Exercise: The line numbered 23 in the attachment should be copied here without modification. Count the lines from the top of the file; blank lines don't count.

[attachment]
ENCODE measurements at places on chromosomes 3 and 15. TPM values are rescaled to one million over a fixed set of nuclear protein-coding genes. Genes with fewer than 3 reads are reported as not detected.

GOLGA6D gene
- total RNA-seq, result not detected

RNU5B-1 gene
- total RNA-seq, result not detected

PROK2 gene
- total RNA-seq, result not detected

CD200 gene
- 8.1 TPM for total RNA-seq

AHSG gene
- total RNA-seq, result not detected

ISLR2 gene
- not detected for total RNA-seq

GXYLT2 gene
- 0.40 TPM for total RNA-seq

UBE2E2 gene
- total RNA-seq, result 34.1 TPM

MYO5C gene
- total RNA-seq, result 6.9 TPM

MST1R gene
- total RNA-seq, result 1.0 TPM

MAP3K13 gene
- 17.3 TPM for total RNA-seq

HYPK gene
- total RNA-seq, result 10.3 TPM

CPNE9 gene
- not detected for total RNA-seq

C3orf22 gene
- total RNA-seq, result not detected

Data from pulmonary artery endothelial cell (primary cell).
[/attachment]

- 17.3 TPM for total RNA-seq